"I didn’t like that at first, but as I looked back after I graduated, I realized they wanted me to learn jazz the correct way," he said. "I can appreciate that now, even though I don’t play a lot of jazz these days. I mean if you can play be-bop correctly, you can play anything."

Hiller’s present style is rock and soul, although he listens to everything.

"As an artist, I think it’s important to have a style and a brand, but a good musician knows all different kinds of music," he said. "Through the process, I’ve gotten into everything. There is not a single music style I don’t like. Yes, there are some kinds of music that I’m better at than others, but I try to keep my ears open, because I can pull from different styles and incorporate them into my own songs. Music is a universal language, and the only way to speak it is to listen to it."

Hiller moved to San Diego right after Hurricane Katrina did her devastating song and dance oin New Orleans.

"I chose San Diego, because when I was touring the country with a local New Orleans band, I thought the city was one of the most beautiful places I have ever seen," he said. "The day I got my degree, I jumped in my car and drove out. I didn’t know anyone. I just showed up."

His music did the talking and Hiller found himself making a decent living playing gigs around the city, which helped him finance his recording sessions.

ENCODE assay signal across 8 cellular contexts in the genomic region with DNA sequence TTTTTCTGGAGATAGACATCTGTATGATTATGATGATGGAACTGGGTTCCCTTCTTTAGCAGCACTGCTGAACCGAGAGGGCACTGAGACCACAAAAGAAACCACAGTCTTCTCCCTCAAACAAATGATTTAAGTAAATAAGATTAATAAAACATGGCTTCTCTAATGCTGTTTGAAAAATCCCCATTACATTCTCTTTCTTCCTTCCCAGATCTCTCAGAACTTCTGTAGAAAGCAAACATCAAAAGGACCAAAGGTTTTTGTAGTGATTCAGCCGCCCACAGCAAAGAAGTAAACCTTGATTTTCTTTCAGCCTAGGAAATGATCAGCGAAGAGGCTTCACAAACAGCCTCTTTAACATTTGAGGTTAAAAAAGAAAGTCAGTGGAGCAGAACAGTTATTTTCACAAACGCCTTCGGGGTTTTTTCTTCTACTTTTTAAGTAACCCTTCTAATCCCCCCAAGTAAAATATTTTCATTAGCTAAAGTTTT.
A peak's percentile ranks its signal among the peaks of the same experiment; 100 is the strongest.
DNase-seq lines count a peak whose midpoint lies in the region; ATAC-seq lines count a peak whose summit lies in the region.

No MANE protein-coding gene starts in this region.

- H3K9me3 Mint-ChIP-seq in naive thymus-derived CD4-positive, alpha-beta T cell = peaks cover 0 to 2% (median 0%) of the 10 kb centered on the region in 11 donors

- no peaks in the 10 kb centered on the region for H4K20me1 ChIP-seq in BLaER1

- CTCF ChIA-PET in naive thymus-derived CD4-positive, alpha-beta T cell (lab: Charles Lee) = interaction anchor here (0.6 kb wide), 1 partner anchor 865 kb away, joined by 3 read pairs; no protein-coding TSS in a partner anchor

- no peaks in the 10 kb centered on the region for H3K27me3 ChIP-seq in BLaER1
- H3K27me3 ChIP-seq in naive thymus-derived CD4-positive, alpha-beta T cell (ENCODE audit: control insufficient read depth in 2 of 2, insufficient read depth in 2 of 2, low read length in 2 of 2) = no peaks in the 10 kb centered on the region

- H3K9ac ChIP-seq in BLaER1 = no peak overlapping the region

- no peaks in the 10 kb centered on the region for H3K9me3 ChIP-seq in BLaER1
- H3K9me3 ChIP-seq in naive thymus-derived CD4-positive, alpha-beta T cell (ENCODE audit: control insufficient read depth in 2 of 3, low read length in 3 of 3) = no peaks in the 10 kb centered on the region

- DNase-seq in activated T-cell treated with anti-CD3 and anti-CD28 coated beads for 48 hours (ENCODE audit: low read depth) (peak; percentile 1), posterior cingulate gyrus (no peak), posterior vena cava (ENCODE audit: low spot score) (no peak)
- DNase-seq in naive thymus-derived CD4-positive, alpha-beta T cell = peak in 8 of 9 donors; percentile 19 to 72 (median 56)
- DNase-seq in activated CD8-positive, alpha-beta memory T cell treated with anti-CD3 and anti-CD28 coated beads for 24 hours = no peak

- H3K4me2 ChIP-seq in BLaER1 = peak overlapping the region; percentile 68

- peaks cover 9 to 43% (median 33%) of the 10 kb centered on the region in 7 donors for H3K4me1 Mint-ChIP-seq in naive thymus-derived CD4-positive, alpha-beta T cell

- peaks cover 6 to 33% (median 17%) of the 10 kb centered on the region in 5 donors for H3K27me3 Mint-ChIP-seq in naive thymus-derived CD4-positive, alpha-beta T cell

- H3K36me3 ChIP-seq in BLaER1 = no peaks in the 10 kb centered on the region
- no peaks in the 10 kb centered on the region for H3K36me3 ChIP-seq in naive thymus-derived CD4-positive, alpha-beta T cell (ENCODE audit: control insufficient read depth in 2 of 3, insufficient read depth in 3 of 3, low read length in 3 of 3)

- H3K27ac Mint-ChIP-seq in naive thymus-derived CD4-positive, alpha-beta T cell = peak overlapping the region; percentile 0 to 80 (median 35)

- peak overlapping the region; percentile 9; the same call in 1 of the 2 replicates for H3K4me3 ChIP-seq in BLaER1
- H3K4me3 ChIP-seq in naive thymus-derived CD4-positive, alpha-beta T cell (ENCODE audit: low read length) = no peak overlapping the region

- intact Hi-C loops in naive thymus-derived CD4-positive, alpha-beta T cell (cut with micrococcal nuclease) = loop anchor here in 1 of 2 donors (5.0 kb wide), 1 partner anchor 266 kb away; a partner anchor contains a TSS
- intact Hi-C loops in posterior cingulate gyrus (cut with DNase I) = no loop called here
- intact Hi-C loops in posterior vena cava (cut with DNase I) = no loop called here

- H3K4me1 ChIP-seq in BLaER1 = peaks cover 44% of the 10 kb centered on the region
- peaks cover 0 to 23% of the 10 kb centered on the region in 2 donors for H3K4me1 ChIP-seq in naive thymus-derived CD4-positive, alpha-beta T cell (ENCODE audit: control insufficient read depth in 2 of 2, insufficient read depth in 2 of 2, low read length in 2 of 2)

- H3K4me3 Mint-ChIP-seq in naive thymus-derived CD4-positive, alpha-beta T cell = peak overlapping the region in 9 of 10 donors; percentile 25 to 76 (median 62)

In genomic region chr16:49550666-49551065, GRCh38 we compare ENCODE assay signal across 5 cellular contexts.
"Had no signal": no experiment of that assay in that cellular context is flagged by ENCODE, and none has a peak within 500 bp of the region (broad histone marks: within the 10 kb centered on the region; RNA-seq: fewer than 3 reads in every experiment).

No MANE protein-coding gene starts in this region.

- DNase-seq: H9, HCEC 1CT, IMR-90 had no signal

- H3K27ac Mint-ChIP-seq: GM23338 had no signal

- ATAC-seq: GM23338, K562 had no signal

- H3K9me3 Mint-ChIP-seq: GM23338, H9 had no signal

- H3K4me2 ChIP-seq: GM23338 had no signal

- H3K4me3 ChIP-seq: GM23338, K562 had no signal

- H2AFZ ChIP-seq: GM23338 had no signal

"Music, unlike it was back in the day, is becoming cheap, meaning people can get it for free, and that has had a big impact on the music industry," he said. "It’s taking out the major labels, which used to make people into stars, and giving the power back to the individual and independent musicians."

The paradigm shift has forced musicians to hone their business sensibilities.

"Not only do you have to a good musician, but you have to be good at marketing, and branding," Hiller said. "You also have to be responsible for your music and actions. Long gone are the days when musicians partied all the time and the management team took care of things."

Responsibility is why Hiller hired Williams to work the knobs on the new CD.

"He had a pretty big résumé, but when I arrived at his studio, I was shocked," Hiller said. "The place was no bigger than a bedroom."

Still, the musician found it wasn’t the toys that made the music sound good. It was the way Williams utilized what he had.

"For instance, I wanted to rerecord ‘Ride the Wave,’ and I had this feel for the song, but didn’t want to write it all out," Hiller said. "I told Andrew that I was going to slap a beat on my knees to show him what I was thinking."

After the demonstration, Williams placed a microphone up against Hiller’s leg and told him to do it again.

"You can hear it the beat of the song and not know it’s just me slapping my leg," Hiller said. "It was amazing."

Ryan Hiller will play the Newpark Plaza, 1456 Newpark Blvd., at Kimball Junction on Thursday, July 21 at 6 p.m. He will also play the Sidecar, 333 Main St., that same day at 10 p.m. For more information, visit .